WASHINGTON — The Senate will get one last chance to dismantle the military's "don't ask, don't tell" policy before going home for the year.
The House on Wednesday sent senators legislation that would end the 1993 law that forbids recruiters from asking about sexual orientation and troops from acknowledging that they are gay.
But supporters in the Senate say there might not be enough time left on the legislative calendar to get the bill through before the end of the session. And failure could mean a lengthy delay for efforts to repeal the "don't ask, don't tell" policy requiring thousands of uniformed gays to hide their sexual identity.
Democratic leaders in the Senate say they are committed to bringing the bill to the floor before Congress adjourns for the year. But they are challenged by opposition from some Republicans and a daunting agenda that includes finishing work on legislation to fund the government and ratifying a nuclear arms treaty with Russia.
Senate Majority Leader Harry Reid, D-Nev., said the House vote proves that an overwhelming majority of Congress wants to repeal the law.
"The time for weeklong negotiations on amendments and requests for days of debate is over," Reid said. "Republican senators who favor repealing this discriminatory policy need to join with us now to stand against those who are trying to run out the clock on this Congress."
The House, in introducing the bill, sought to avoid the complications of combining it with a general defense bill. Sens. Susan Collins, R-Maine, and Joe Lieberman, I-Conn., also promoted a stand-alone bill in the Senate. Supporters say they have the 60 votes for passage if they can get it to the Senate floor, with a handful of Republican senators recently announcing support.
"It is now the Senate's turn to take the final step toward overturning this discriminatory policy," Collins and Lieberman said in a statement. "We are out of excuses."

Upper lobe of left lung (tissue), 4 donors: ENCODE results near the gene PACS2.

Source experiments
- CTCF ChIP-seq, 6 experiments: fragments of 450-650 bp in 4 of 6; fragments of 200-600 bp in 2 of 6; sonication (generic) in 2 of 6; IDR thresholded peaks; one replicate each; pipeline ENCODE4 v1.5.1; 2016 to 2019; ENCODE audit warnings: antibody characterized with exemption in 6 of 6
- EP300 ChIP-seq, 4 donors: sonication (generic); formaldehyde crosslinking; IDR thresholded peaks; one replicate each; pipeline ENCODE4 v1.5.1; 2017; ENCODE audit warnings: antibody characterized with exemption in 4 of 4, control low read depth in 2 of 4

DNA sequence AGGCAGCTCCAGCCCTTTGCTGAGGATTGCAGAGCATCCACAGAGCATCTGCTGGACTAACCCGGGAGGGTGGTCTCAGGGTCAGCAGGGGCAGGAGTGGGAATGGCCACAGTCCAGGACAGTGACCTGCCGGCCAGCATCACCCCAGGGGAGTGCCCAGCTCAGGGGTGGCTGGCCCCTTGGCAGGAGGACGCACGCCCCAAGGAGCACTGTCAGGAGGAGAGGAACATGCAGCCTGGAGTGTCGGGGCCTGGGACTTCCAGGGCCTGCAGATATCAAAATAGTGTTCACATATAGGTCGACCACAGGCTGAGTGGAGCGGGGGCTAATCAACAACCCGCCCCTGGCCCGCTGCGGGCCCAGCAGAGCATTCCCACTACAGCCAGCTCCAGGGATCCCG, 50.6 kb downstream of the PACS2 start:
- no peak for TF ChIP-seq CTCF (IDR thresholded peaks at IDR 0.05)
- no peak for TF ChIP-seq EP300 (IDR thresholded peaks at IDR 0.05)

President Barack Obama reiterated his support for lifting the ban in a statement after the House vote.
"Moving forward with the repeal is not only the right thing to do, it will also give our military the clarity and certainty it deserves," Obama said. "We must ensure that Americans who are willing to risk their lives for their country are treated fairly and equally by their country."
White House press secretary Robert Gibbs said Thursday that Obama has been in touch with Reid regularly on how to move forward. Some activists contend the president could be taking a more public role advocating for repeal.
"There's time to do this if there are those on the other side of the aisle that wish to get this done," Gibbs said.
Failure to overturn "don't ask, don't tell" this year could relegate the issue to the back burner next year when Republicans, who are far less supportive of allowing openly gay individuals to serve in the military, take over the House and gain strength in the Senate.
Pentagon press secretary Geoff Morrell said in a statement after the House vote that Defense Secretary Robert Gates encourages the Senate to lift the ban and thus enable the Defense Department "to carefully and responsibly manage a change in this policy instead of risking an abrupt change resulting from a decision in the courts."
The House passed similar legislation in May as part of a larger defense bill. The measure stalled in the Senate.
Many Republicans, led by Sen. John McCain of Arizona, argue that it would be a mistake for the military to undergo a major cultural change while the nation is fighting two wars.
The issue also has split the military. Gates and other senior military leaders who support lifting the restrictions on gay service point to a recent Pentagon study showing that most people in uniform don't object to serving with gays. But the head of the Marine Corps, Commandant Gen. James Amos, repeated his opposition this week, saying that lifting the ban during wartime could cost lives.
The White House stresses that the change would go into effect only after the president, the secretary of defense and the chairman of the Joint Chiefs of Staff certify that implementation is consistent with military readiness, recruiting and retention and unit cohesion.
More than 13,500 service members have been dismissed under the 1993 law.
The bill is H.R. 2965.